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UPDATE 5 – Iran says it agrees to prisoner swap with US, Washington denies claim

(Adds quotes from source briefed on conversations)

By Parisa Hafezi

DUBAI, March 12 (Reuters) – Iran and the United States have reached an agreement to exchange prisoners, Iranian Foreign Minister Hossein Amirabdollahian told state television on Sunday, but Washington denied it as a “false” claim by Tehran.

“Regarding the issue of prisoner exchange between Iran and the US, we have reached an agreement in recent days and if all goes well on the US side, I think we will soon witness a prisoner exchange,” Amirabdollahian said. .

“Everything is ready from our side, while the US is currently doing the final technical coordination.”

A White House official denied Amirabdollahian’s statement about the prisoner exchange, but added that the United States is committed to the release of Americans held in Iran.

“Claims by Iranian officials that we have reached an agreement to release US citizens wrongfully detained by Iran are false,” a White House National Security Council spokesman said.

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A source familiar with the talks said the prisoner exchange is “closer than ever,” but one of the remaining sticking points is related to $7 billion in frozen Iranian oil funds under US sanctions in South Korea.

“The logistics of how these funds will be exchanged and how they will be monitored have not been resolved,” said the source, who spoke on condition of anonymity due to the sensitivity of the negotiations.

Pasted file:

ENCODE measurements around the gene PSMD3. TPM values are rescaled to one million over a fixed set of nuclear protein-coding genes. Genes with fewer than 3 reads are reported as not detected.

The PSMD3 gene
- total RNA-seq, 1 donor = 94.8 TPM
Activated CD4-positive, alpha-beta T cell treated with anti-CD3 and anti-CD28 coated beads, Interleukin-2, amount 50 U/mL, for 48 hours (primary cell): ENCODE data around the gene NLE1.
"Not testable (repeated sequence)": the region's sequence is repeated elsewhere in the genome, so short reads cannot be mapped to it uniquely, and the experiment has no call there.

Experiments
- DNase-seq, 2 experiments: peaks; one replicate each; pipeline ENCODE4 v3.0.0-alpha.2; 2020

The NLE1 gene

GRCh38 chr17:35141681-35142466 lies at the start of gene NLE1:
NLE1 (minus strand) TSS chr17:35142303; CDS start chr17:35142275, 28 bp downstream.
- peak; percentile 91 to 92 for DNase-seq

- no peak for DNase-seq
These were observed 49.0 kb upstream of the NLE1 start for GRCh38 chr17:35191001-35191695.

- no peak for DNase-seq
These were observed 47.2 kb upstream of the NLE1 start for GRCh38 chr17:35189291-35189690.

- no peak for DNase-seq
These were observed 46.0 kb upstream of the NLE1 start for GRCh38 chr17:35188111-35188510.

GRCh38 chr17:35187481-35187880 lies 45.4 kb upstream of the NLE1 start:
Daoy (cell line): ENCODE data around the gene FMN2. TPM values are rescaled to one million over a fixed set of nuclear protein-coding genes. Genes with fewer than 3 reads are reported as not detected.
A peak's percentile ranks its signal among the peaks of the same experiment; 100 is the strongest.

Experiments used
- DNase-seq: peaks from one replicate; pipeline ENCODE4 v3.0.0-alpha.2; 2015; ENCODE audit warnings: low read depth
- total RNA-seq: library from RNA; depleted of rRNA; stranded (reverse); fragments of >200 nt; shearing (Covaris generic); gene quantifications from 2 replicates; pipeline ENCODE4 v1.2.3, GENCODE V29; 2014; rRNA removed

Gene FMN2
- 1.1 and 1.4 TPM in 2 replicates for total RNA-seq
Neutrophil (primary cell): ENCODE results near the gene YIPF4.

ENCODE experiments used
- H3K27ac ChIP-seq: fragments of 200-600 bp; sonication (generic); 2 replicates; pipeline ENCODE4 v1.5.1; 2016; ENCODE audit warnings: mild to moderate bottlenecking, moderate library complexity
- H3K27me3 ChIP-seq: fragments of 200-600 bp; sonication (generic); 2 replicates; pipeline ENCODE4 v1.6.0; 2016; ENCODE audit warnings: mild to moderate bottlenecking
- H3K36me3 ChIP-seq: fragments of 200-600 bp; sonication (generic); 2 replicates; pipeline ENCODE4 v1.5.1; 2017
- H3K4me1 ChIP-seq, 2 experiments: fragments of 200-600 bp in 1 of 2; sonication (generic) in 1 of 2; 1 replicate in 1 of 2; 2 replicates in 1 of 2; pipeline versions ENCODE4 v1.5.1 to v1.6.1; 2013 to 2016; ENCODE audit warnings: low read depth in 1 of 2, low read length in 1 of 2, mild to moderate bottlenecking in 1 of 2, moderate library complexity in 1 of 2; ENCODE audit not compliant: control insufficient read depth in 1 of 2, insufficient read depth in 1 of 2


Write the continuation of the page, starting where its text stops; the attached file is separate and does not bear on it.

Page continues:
The source added that Qatar and Switzerland are involved in the prisoner exchange talks. Iranian sources told Reuters that two regional countries were involved in the indirect talks between Tehran and Washington.

One of the many Americans detained in Iran is Siamak Namazi, a businessman with dual US-Iranian citizenship, who was sentenced to 10 years in prison in 2016 for spying and collaborating with the US government.

Emad Sharghi, an Iranian-American businessman who was first arrested in 2018 while working for a technology investment firm, is also imprisoned in Iran, as is Iranian-American environmentalist Morad Tahbaz, who also holds British citizenship.

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For years, Tehran has sought the release of more than a dozen Iranians in the United States, including seven Iranian-American dual nationals, two Iranians with permanent U.S. residency, and four Iranian citizens without legal status in the United States. The Islamic Republic, which detains dozens of Iranian dual nationals and foreigners, has been accused by rights activists of arresting them in an attempt to make concessions to other countries. Iran has rejected the charges.

Some Iranian media reported last week that Iran had entered into a prisoner exchange deal in exchange for the release of the $7 billion in frozen Iranian oil funds.

In 2018, then-US President Donald Trump finalized a 2015 nuclear deal between Iran and six powers and reimposed sanctions that crippled the Islamic Republic’s economy.

The deal had imposed restrictions on Iran’s nuclear activities in exchange for the lifting of international sanctions. In response to Washington’s sanctions, Tehran has gradually broken the pact’s restrictions on its nuclear program.

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Indirect talks between Tehran and the administration of US President Joe Biden about reviving the agreement have stalled since September. The deal imposed restrictions on Iran’s nuclear activities in exchange for the lifting of international sanctions. (Additional reporting by Elwely Elwelly in Dubai, Moira Warburton in Washington, and Andrew Mills in the Gulf Bureau; Written by Parisa Hafezi; Edited by Hugh Lawson, William Maclean, and Bill Berkrot)

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